We’ve heard stories from many practice owners and managers that have attempted telephone calls to lost patients, usually by utilising their front desk team (after all they use the phone all the time don’t they?) and we’ve heard the difficulties they encountered. One practice owner couldn’t believe the negative impact on the team members tasked with making calls. They were already very busy with day-to-day business so asking them to make what they considered to be sales calls to over 500 lost patients only created stress. Another practice manager reported that team members would find all sorts of reasons not to make a ‘cold call’, so constantly motivating them to do so became a real drain on her time and energy. One other practice was surprised that they’d made over 200 dials and only spoken to 32 people, almost half of which had moved away and most of the remainder had registered with another dentist.

A telephone campaign to re-engage with lost patients, if done properly, is not as simple as asking the front desk to pick up the phone and make a call. We always recommend a specialist patient reactivation partner is used and one that is an expert in dentistry. The company we use is hugely experienced in lost patient reactivation and informs us that on average 4.2 dial attempts are required to make contact with a lost patient. With that in mind the task is actually 4.2 times greater than you might have initially thought. Add in the requirement to manage a call team, keep records of the call activity, measure the conversion percentages, alternate calling times, manage call back activity, understand outbound calling techniques and so on means a practice practically needs to set up an entire new operation, and that does not take into account most successful calls are made early evening or on a Saturday morning when most team members are not at work!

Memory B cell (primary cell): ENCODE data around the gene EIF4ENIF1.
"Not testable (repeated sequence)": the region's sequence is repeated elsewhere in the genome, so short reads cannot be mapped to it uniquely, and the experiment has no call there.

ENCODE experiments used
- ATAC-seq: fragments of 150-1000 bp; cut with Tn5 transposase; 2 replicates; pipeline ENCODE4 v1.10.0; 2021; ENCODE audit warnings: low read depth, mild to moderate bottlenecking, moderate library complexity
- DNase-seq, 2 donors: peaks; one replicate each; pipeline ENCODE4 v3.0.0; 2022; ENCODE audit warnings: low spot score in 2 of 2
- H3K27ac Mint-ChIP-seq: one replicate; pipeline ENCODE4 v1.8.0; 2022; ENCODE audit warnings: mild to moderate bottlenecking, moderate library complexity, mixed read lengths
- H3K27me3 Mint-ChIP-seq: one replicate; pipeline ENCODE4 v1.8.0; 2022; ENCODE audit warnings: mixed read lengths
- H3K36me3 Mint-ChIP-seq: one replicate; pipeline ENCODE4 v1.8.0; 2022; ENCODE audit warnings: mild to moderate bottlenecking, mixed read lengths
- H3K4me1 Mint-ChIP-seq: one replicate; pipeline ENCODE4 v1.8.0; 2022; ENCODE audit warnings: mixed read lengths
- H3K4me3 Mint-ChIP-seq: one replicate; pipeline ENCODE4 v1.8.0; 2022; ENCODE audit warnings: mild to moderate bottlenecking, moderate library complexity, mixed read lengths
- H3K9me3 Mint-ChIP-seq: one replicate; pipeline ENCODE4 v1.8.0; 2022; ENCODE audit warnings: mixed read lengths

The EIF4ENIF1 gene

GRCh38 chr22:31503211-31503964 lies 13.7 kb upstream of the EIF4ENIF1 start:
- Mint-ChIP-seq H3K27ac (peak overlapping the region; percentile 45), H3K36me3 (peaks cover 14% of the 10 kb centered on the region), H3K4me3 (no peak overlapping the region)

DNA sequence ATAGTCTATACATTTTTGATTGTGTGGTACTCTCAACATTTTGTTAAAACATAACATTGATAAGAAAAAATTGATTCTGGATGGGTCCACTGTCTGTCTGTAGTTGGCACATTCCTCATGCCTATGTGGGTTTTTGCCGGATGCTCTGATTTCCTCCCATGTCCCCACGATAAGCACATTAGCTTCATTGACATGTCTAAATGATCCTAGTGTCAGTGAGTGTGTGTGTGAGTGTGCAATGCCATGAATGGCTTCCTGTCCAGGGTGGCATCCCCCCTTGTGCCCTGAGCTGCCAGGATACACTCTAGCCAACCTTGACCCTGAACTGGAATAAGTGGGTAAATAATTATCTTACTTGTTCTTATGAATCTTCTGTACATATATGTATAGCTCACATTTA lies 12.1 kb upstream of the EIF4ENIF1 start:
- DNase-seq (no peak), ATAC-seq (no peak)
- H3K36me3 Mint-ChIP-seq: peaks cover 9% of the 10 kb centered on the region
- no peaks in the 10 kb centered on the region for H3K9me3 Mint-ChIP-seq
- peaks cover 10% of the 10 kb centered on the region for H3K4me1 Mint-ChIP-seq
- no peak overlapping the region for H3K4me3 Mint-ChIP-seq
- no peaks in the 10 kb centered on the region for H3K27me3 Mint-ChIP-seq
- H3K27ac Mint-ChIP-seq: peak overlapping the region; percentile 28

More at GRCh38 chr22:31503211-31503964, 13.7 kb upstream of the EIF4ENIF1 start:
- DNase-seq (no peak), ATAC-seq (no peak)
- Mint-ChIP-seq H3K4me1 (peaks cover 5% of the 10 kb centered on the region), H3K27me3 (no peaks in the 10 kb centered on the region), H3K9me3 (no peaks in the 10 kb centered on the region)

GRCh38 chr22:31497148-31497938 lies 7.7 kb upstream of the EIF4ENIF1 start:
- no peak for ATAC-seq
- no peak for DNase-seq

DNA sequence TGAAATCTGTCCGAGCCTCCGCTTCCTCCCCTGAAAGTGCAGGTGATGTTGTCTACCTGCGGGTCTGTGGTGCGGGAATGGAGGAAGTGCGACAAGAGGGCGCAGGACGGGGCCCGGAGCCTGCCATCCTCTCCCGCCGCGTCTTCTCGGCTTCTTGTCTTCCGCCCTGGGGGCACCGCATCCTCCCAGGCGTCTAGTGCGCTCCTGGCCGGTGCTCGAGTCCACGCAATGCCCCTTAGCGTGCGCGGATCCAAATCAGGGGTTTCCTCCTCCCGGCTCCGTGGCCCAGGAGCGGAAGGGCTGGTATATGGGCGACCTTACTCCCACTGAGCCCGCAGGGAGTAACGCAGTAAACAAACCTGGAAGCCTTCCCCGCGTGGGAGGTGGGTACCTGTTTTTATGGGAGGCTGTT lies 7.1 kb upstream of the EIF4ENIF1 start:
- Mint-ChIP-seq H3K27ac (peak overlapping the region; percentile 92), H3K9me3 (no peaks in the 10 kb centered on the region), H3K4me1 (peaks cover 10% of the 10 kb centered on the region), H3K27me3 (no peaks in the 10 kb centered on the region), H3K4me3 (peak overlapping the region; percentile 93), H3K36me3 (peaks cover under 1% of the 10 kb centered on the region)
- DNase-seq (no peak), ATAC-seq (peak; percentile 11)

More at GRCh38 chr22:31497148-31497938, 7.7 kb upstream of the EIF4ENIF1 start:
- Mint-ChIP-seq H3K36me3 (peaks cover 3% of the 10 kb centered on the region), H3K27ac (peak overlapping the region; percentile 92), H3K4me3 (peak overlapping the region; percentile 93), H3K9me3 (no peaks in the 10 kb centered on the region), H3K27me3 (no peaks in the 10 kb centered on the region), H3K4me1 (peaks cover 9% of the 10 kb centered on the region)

Principals are often put off the idea of outsourcing, particularly in such a sensitive area. However, we know it works and we have seen a number of practices significantly benefit from such a service.  We are very wary of recommending external providers, but we are really comfortable with the partner firm we work with and the icing on the cake is they do not charge the principal until the patient actually attends the practice for an initial appointment, which means there is no financial exposure for your business and you’ll be leaving the hard work to the experts whilst keeping your team focused on their core business. Once a patient attends the practice a one-off fee is due and to us it is a win/win situation as you either get ‘lost’ patients back into the practice at very reasonable cost or you will be made aware of the reasons why you have lost patients and can rectify this. This service is not only for practices that are being prepared for sale, but for all practice owners.


Lis Hughes is managing director of Frank Taylor & Associates, the largest independent dental broker in the UK. Lis has worked in the dental sector for many years and offers a depth of understanding in what does and does not work and which pitfalls are best avoided when buying or selling a practice.

One comment

  1. 1

    i believe the practice manageress, dentist or cdt should phone to give the patient a bit of a personal call as they would have personally dealt with the patient, in my experience when it is outsourced it can cause more damage than good similar to that of online marketing.